Which wood should you use for smoking salmon? What about for bacon? Which is the best for smoking cheese? These are great questions and hopefully we can shed some light on that for you. Smoking foods is used for as a preservative method. There are hundreds of species of trees around the globe. Generally, the best wood for smoking comes from trees with edible parts such as fruit or nuts. It is important to use suitable types of wood to avoid ruining the taste and texture of the food you are preserving. Some woods will even enhance the flavor of your food to whole new levels!
Before smoking anything, it is recommended to do your research. Either check with someone who has experience or do a local web search on the item you want to smoke for the best woods, times, seasonings, and any other preparations required. The item to be smoked can be delicate requiring a short cook period, or maybe even cold smoking instead of hot. Where others require a long cook time, where renewal of the woods are needed. Though you should always steer clear of softwoods, regardless of what you are smoking. For more delicate foods, lighter hardwoods are idea. For the heavier options like beef, pork, and lamb hardwood is often the best route.
In our opinion, below are the best woods for smoking along with a bit of information about each:
Oak is the all around safest bet, and it is mostly used together with Hickory, Apple, and cherry in smoking all meats. It produces smoke that does not overpower the flavor of the meat. It is an all around safe bet
Best wood for smoking pork and poultry, it is known for having a medium to light flavor and mild sweetness. Commonly used in smoking poultry and pork, others describe its smoke as fruity.
The wood is known for producing much smoke that does not ruin the delicate flavor of the meat, and they are used primarily in meat such as the fish, chicken, turkey and light-meat game birds. Best used to add a delicate, sweet, and only light flavor.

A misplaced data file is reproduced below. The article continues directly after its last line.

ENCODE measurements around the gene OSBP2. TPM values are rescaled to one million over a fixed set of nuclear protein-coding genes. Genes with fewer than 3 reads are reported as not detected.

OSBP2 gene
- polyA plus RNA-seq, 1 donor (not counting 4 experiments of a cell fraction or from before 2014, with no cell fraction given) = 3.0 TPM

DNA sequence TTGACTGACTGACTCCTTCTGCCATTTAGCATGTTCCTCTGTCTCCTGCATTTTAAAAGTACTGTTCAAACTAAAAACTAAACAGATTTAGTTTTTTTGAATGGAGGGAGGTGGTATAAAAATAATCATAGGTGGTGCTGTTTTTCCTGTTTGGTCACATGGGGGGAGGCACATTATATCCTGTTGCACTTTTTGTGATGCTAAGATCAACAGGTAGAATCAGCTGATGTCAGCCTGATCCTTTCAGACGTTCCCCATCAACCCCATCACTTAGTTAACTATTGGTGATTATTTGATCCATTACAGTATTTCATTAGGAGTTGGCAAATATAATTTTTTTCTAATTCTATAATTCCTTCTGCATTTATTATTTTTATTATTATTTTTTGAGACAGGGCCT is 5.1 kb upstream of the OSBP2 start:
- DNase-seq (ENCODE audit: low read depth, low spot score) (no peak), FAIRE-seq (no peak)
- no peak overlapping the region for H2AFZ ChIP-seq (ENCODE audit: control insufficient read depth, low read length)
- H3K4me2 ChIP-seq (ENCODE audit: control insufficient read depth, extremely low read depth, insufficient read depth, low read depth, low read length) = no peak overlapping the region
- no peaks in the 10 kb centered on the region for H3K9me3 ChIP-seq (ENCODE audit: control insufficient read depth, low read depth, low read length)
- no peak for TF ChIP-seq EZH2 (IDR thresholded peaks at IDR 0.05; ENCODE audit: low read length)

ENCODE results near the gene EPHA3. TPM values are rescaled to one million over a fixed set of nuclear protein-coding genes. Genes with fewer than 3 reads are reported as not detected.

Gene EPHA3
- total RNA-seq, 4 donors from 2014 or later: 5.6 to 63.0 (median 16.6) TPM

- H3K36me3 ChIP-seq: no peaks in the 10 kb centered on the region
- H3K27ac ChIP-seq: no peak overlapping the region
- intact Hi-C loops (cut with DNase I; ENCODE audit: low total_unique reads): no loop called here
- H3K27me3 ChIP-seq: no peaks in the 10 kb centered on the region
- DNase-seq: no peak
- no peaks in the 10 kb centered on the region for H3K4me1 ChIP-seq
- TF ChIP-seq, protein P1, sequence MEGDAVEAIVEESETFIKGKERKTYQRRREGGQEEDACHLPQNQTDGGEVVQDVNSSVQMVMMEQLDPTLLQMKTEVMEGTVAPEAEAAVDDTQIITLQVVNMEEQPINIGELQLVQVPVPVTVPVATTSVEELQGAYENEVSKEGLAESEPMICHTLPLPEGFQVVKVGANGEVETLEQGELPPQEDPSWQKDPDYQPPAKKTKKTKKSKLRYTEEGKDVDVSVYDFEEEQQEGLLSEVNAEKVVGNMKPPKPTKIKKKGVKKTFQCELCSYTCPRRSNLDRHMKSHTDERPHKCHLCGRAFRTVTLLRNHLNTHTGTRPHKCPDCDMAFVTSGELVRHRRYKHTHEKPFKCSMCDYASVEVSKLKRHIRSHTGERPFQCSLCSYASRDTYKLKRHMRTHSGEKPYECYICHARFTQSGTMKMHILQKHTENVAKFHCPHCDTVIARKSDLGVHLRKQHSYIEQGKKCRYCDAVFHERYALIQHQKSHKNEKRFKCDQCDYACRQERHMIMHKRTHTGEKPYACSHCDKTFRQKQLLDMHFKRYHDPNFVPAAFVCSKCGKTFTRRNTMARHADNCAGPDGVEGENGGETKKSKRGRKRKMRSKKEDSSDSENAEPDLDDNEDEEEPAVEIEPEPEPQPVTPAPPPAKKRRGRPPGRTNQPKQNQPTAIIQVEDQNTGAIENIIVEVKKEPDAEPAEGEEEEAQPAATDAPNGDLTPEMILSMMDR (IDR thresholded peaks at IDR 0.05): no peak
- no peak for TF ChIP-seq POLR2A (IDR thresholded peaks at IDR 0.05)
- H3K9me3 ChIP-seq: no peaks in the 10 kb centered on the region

Has a strong flavor and is one of the safest choices. It’s flavor is often described as bacon like, being savory and strong. Too much smoke can give the meat a bitter and unpleasant taste. The wood works well with ribs, bacon, hams, beef, brisket, and all types of poultry. It will also lend a lovely mahogany colour to the meat.
These woods burn faster than most and should be used for fast smoking items like pizza. Or you can refresh it more often. It is best in smoking fish especially when mixed with other woods.
Acacia wood is classified together with mesquite as they are in the same family. Both have a natural earthy flavor. These woods burn extremely hot, but the smoke they produced does not destroy the texture of the meat. They are suitable for smoking chicken, beef, and fish. They should be used in moderation though because the flavor can be quite heavy and even overwhelm the meat.
Used for long barbecues and adds a nutty flavor to the meat. You can even use the pecan shells! It is often compared to hickory. Though it has a more mellow flavor. Produces smoke that permeates slowly hence burns for a longer time. It will add a gentle pecan flavor but also adds a lovely golden colour to many foods.
Sweet and fruity flavors are imparted to the food. Known for giving the meat a vibrant color although the smoke can blacken the outer layer of poultry and it also adds flavor to the meat. Best used in chicken and pork. Will work with all meat though.
Though this goes against the wood with fruit rule it is a great wood for smoking! Known to impart a lightly floral flavor. Useful in smoking meat any meat, it is used in pork and poultry. Some claim it is the best on ribs.
Natural flavor with a bit of spice, this unconventional choice should be well washed and dried before using. It is an excellent though unconventional option for seafood!
There are so many other choices available as well. Think plum, orange, walnut, pistachio shells, pear, olive, maple! These are all great choices to experiment. You can even save some of your own if you have these trees in your yard. Just make sure to dry and season them first!
Avoid softwoods including pine and fir. They make the people sick. Do not use painted woods, woods with mold, fungus, or woods from old furniture as they produce chemical toxins that are harmful to your health. The important thing is to remember to experiment and have fun. Start with small batches so you can determine your favourites.